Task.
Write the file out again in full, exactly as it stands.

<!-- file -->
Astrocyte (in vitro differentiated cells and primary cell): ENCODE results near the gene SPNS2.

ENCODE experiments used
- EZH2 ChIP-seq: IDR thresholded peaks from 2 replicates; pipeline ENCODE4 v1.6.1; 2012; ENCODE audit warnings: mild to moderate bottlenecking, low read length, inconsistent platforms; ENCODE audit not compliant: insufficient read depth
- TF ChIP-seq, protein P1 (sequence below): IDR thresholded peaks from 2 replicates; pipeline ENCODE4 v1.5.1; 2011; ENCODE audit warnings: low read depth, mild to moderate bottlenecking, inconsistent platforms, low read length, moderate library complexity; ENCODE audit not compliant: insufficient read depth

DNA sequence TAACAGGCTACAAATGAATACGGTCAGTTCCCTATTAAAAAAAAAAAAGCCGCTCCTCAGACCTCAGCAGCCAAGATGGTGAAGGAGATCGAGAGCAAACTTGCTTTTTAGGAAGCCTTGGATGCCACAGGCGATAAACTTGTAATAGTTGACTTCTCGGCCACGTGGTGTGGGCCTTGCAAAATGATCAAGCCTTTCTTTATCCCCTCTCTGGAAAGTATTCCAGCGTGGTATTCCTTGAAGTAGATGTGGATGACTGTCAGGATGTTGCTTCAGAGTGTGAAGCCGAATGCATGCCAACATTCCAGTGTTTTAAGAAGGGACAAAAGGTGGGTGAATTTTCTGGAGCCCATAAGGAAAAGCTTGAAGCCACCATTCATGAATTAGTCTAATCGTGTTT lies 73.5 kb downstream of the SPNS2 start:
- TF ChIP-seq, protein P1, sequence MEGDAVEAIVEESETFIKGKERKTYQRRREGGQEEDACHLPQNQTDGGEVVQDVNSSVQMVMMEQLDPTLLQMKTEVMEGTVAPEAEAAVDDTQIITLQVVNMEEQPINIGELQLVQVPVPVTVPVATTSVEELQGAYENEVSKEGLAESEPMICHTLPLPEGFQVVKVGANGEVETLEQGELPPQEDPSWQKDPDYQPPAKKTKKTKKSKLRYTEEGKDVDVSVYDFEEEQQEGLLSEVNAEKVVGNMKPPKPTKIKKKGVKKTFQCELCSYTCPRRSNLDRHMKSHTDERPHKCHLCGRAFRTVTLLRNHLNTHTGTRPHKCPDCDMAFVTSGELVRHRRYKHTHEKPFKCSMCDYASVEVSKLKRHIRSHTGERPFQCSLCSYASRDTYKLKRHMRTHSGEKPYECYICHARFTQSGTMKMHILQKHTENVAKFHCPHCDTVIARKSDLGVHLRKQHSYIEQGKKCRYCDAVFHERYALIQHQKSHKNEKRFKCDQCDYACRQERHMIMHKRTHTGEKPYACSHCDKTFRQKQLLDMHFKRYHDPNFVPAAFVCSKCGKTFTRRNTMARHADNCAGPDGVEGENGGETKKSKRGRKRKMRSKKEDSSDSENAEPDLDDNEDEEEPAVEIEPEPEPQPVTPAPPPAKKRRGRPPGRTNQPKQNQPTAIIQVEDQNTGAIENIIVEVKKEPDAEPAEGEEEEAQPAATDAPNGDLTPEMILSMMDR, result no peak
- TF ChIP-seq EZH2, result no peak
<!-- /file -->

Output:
Astrocyte (in vitro differentiated cells and primary cell): ENCODE results near the gene SPNS2.

ENCODE experiments used
- EZH2 ChIP-seq: IDR thresholded peaks from 2 replicates; pipeline ENCODE4 v1.6.1; 2012; ENCODE audit warnings: mild to moderate bottlenecking, low read length, inconsistent platforms; ENCODE audit not compliant: insufficient read depth
- TF ChIP-seq, protein P1 (sequence below): IDR thresholded peaks from 2 replicates; pipeline ENCODE4 v1.5.1; 2011; ENCODE audit warnings: low read depth, mild to moderate bottlenecking, inconsistent platforms, low read length, moderate library complexity; ENCODE audit not compliant: insufficient read depth

DNA sequence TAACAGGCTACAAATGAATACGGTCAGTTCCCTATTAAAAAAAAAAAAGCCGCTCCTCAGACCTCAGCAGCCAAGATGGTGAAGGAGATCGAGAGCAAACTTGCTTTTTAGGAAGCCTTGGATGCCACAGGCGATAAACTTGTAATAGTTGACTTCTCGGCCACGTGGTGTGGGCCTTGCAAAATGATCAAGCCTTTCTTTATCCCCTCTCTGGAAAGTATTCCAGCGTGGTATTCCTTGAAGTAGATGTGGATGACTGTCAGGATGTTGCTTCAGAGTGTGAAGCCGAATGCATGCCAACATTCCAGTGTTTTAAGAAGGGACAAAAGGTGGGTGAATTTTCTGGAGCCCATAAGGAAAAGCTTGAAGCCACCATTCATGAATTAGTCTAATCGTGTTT lies 73.5 kb downstream of the SPNS2 start:
- TF ChIP-seq, protein P1, sequence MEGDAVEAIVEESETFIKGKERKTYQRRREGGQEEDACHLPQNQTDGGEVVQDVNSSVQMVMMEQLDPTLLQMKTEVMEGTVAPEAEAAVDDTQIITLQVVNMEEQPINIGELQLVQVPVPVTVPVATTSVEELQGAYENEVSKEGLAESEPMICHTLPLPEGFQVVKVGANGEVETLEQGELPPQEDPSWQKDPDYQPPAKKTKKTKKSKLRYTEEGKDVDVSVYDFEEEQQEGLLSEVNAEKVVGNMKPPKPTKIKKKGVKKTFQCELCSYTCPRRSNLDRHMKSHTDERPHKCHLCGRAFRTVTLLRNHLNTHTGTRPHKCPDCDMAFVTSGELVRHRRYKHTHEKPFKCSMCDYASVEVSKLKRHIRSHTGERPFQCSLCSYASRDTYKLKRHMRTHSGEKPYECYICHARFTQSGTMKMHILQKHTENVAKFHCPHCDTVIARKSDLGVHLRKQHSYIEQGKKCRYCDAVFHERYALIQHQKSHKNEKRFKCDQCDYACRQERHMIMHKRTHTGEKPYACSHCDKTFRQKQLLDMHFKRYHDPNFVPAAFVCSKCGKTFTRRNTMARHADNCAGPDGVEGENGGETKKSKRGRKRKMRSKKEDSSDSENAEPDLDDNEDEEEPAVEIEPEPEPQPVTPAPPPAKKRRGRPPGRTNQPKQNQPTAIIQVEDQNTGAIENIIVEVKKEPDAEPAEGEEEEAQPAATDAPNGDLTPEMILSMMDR, result no peak
- TF ChIP-seq EZH2, result no peak